These days, Chiefs defensive end Mike Catapano is feeling stronger — and more grateful — than ever.
Catapano missed the 2014 season because of a mysterious illness — which was later determined to be a gastrointestinal virus and a concussion — that sidelined him for the majority of training camp.
He spoke with reporters about the ordeal for the first time in a conference call Thursday.
“It turned out that I had the virus-type thing going on during camp, and I was running around to doctors, and it turns out I had concussion-type stuff going on as well, so just the combination of both was a tricky thing to get a hold of,” Catapano said.
For a man who loves football — fewer players speak with more feeling about the sport — it wasn’t easy. He’s determined to resume his career with a frenzy when organized team activities begin May 26.
“These are your teammates out there, and I want to be out there fighting with them in any way that I can,” Catapano said. “Football has been the love of my life since I was 8 years old, so of course it broke my heart.”
Yet Catapano says he has managed to turn this negative situation into a positive.
“At the end of the day, dealing with unfortunate circumstances, I believe you have to use it to make you stronger,” Catapano said. “Especially at this level, where everybody’s competing (and) there’s going to be issues (and) you’re always going to have something try to tear you down.
“But who I am today, I just believe that this maybe could have been the best thing that ever happened to me. The shape that I’m in, my mentality — I’ve never been stronger — and I’m just ready to roll like I’ve never been before. I feel like I’ve had a fire ignited inside of me right now.”
Catapano isn’t the only one excited about his current physical status.
“If you look at Mike Catapano right now, he’s 295 pounds,” general manager John Dorsey said. “He looks wonderful.”
Catapano, who is listed at 270 pounds on the Chiefs’ roster, credits the intense amount of training he has undergone since his illness was diagnosed for the way he was able to change his body.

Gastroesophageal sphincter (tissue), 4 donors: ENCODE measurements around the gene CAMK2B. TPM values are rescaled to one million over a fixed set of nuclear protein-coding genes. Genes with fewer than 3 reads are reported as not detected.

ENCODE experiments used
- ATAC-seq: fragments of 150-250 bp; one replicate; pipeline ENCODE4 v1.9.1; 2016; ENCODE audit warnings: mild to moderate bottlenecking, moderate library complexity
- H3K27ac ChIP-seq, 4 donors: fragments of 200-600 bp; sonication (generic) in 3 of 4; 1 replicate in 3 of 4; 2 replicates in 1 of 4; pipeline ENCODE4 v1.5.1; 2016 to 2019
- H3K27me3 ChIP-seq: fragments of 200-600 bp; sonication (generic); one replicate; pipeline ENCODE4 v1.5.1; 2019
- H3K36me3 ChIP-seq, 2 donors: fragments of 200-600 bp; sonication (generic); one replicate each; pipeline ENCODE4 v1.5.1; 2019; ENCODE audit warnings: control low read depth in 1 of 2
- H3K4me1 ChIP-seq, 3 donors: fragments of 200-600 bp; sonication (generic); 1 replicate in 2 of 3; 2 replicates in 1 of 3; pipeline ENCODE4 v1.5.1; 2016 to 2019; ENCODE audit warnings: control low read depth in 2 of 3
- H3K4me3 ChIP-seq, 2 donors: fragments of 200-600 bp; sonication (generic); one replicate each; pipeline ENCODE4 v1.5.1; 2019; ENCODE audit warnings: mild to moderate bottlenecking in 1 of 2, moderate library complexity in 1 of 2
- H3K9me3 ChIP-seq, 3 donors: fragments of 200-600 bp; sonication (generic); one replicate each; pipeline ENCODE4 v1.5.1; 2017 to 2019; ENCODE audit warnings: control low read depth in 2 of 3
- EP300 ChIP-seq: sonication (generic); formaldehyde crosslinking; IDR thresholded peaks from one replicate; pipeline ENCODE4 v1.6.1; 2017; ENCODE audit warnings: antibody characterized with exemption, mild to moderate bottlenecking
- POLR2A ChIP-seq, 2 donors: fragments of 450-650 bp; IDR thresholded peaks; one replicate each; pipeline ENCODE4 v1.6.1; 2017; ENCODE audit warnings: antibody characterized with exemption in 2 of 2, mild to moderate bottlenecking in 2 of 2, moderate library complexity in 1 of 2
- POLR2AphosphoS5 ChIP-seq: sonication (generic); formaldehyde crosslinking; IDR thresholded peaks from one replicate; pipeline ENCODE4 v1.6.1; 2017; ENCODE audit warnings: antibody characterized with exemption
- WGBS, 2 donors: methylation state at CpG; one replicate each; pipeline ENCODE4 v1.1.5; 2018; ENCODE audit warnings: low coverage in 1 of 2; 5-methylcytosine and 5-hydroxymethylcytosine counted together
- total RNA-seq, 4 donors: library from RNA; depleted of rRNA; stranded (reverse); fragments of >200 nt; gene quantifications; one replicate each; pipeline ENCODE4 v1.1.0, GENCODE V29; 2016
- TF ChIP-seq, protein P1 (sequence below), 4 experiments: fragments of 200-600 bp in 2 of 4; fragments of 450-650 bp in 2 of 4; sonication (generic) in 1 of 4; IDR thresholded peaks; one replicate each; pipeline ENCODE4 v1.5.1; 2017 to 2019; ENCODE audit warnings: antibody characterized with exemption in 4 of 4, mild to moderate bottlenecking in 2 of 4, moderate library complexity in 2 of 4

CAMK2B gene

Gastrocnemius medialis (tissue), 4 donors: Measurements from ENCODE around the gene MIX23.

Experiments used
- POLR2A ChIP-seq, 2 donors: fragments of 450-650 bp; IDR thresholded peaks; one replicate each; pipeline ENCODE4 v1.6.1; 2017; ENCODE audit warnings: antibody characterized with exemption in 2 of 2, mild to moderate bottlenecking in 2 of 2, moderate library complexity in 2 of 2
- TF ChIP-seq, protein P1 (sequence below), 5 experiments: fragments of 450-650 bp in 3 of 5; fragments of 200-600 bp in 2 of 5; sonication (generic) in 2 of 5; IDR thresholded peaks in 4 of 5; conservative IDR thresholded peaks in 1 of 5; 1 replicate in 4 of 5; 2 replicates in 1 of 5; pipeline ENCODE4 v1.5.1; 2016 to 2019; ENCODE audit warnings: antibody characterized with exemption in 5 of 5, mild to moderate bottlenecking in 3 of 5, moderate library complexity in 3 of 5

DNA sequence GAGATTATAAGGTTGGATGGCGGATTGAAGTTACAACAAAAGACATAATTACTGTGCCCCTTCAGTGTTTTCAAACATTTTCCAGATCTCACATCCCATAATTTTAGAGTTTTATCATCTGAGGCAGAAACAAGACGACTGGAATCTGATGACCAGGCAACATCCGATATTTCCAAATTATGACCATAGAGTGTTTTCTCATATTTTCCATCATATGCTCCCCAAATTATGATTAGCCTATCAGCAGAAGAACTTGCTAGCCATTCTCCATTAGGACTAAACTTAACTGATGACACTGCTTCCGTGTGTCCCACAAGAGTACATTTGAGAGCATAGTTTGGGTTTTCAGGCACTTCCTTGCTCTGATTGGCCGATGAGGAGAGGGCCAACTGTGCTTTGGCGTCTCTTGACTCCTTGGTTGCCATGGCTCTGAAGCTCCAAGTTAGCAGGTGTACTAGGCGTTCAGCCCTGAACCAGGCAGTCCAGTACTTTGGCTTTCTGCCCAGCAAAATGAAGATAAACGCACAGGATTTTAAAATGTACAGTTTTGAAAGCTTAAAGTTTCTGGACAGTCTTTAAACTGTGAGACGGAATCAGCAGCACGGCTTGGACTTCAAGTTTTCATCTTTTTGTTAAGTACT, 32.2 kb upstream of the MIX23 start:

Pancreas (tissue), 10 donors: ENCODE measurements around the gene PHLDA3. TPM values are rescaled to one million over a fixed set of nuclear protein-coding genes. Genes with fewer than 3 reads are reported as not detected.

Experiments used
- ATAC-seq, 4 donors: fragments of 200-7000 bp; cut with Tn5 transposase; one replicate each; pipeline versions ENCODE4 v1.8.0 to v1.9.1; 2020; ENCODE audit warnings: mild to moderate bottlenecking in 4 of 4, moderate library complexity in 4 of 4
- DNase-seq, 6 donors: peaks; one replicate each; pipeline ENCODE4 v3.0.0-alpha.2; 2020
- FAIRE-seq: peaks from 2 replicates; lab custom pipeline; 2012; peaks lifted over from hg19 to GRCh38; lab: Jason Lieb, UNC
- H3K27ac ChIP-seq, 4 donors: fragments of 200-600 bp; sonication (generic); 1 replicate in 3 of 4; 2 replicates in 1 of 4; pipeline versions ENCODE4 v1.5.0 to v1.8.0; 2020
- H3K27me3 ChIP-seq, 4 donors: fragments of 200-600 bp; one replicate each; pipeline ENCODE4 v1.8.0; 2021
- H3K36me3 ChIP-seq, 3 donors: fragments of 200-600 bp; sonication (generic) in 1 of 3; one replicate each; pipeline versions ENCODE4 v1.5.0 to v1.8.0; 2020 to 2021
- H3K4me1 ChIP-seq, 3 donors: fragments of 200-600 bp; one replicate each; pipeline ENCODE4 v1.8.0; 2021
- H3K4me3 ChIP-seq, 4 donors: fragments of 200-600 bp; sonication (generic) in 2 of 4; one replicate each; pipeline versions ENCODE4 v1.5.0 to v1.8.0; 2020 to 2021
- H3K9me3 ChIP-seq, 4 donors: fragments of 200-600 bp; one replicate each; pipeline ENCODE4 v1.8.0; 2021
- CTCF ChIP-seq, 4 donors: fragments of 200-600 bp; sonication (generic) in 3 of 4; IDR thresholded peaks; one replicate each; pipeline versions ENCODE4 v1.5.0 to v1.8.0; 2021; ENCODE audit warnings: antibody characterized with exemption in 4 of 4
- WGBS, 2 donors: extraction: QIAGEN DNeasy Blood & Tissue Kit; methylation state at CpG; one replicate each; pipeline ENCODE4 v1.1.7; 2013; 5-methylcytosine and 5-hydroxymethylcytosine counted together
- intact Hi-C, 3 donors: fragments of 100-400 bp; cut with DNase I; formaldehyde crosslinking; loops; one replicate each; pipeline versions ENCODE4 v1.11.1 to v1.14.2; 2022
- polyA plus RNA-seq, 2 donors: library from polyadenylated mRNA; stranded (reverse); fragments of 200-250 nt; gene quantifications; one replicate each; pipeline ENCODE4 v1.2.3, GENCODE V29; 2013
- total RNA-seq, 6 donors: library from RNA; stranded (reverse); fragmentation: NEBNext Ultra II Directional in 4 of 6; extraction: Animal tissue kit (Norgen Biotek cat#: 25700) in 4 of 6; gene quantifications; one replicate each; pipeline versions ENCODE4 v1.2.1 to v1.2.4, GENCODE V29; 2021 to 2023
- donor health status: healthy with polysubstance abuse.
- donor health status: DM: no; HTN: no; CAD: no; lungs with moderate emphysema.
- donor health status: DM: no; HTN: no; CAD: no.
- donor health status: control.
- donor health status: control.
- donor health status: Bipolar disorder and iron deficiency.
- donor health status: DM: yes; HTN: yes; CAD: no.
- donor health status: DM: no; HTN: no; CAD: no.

“After I got cleared by everybody, probably midway through the season, I was rehabbing, and I was with the trainers, and I was just working on it,” Catapano said. “So I had some time now to really, really get after it.
“I’m a little over 290 (pounds) right now, but you’d never, ever know. I’m a lot leaner. People look at me like I lost weight. This is probably the best I’ve ever felt at this weight. I’ve had a lot of time just to train and work at my fitness and keep my speed and my explosiveness.”
Catapano, a seventh-round draft pick, had four tackles and a sack as a rookie reserve in 2013. He largely played the five-technique defensive end spot behind veteran Mike DeVito, who has become a mentor of sorts for him.
“He’s taught me so much, and really just been like my big brother on this team and really believed in me,” Catapano said. “The whole D-line is that way. We’re family. We believe in each other more than anybody else — more than the media, maybe even more than the fans, as hard as that might be to believe.”
To that end, DeVito is high on the potential of Catapano and fellow defensive end Jaye Howard. He noted at the outset of the Chiefs’ offseason training program that both have Pro Bowl potential.
“Mike had a hiccup. I really feel he has all the tools to be great,” DeVito said. “This is a great D-line, and I’m excited to watch those two guys continue to grow.”
Hearing those words meant a lot to Catapano.
“We believe in each other, and coming from him there’s no greater compliment,” Catapano said. “I respect him more than any player in the game right now. I hope to make him proud.
“But of course, I believe I’m capable of that. I know I missed some time, but I know that, No. 1, nobody’s going to outwork me, and No. 2, that I have the ability to get to the next level, which is being a special player for this team, and in the AFC West and in the league.”